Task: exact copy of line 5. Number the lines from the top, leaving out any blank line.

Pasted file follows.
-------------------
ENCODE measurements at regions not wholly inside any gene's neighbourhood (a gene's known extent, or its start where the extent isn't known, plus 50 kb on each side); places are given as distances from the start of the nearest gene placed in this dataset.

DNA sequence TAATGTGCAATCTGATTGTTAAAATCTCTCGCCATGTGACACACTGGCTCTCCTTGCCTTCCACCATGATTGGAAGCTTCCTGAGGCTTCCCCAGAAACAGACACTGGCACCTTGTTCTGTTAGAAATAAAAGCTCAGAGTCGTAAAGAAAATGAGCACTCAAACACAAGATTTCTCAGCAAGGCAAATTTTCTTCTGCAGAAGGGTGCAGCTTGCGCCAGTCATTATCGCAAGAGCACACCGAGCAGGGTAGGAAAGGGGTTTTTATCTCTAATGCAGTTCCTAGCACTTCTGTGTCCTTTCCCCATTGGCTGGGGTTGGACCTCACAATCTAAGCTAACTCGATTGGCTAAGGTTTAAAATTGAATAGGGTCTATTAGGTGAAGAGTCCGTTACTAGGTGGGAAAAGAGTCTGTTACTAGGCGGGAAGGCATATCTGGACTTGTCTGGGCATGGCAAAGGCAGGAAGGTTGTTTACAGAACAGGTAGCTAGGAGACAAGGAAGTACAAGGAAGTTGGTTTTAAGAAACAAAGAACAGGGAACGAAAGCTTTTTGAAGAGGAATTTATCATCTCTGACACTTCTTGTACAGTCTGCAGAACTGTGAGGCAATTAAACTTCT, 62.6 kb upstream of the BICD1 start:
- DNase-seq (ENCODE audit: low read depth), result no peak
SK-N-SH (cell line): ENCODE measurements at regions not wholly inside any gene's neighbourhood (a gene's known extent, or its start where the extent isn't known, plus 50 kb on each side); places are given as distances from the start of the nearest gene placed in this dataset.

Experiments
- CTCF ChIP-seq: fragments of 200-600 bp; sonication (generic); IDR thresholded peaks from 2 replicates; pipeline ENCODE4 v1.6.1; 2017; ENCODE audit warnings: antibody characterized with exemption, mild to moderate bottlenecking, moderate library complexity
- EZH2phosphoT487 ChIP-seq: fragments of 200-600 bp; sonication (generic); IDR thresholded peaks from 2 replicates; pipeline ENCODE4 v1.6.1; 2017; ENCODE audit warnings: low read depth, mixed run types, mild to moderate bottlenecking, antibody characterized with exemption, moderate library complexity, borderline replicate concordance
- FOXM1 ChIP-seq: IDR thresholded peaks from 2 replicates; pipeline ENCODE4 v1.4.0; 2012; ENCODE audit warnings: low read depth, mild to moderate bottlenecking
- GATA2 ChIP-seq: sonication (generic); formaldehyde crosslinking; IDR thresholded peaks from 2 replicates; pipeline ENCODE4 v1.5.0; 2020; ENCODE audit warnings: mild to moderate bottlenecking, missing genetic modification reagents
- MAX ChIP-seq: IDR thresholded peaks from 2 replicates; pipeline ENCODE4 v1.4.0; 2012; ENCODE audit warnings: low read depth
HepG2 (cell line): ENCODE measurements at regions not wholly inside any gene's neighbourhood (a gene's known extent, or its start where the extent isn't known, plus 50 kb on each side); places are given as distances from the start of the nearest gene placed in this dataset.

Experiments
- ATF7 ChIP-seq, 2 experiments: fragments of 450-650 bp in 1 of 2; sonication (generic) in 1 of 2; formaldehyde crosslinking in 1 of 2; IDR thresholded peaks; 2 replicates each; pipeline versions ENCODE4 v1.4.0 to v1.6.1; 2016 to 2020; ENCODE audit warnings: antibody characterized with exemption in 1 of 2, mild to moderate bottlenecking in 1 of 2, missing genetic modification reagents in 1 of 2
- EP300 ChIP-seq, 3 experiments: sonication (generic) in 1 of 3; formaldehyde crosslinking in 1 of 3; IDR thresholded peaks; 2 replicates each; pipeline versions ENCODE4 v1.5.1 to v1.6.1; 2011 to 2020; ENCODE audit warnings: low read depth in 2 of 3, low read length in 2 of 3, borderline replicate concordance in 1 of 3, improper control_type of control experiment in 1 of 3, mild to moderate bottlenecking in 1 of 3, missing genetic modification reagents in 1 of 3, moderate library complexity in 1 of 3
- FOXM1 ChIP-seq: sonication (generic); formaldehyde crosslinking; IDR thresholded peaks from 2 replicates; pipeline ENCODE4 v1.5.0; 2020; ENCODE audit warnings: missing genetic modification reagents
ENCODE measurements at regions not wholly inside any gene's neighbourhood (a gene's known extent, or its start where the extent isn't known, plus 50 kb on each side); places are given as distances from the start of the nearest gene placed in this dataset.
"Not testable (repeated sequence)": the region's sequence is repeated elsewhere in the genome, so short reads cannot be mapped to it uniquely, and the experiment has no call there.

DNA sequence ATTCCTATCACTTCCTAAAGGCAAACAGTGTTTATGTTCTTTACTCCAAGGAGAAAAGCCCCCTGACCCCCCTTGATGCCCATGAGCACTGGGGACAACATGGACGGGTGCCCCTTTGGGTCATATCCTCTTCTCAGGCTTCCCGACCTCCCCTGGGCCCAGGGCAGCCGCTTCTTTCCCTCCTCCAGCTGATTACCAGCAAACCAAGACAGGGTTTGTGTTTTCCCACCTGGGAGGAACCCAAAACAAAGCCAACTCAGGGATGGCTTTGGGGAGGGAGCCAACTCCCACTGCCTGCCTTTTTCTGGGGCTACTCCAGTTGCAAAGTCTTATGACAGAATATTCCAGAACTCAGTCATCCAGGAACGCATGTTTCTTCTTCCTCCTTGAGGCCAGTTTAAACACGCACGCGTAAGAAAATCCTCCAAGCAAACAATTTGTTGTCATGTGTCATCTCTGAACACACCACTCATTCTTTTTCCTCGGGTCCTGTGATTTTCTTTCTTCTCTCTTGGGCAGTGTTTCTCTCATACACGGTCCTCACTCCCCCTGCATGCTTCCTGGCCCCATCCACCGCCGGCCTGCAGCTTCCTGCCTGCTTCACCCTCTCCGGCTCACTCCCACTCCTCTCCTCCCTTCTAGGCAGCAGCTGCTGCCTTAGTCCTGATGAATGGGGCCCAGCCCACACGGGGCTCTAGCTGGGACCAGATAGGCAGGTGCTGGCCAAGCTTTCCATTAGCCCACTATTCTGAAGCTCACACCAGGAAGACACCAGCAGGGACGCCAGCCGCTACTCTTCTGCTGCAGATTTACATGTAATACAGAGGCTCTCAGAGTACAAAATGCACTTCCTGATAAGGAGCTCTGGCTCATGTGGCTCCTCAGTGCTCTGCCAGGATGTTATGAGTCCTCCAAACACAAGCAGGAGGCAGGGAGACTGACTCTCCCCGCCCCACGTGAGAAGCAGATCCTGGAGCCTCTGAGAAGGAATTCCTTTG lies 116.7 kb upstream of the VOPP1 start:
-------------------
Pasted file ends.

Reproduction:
Experiments